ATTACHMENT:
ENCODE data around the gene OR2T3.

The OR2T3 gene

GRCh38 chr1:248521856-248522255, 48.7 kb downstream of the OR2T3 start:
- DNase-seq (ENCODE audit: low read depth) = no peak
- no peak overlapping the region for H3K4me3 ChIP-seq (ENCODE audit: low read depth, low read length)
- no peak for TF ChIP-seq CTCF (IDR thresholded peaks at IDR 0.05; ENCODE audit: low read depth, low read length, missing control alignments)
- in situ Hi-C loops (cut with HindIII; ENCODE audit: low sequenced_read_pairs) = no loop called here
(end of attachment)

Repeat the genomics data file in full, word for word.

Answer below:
ENCODE data around the gene OR2T3.

The OR2T3 gene

GRCh38 chr1:248521856-248522255, 48.7 kb downstream of the OR2T3 start:
- DNase-seq (ENCODE audit: low read depth) = no peak
- no peak overlapping the region for H3K4me3 ChIP-seq (ENCODE audit: low read depth, low read length)
- no peak for TF ChIP-seq CTCF (IDR thresholded peaks at IDR 0.05; ENCODE audit: low read depth, low read length, missing control alignments)
- in situ Hi-C loops (cut with HindIII; ENCODE audit: low sequenced_read_pairs) = no loop called here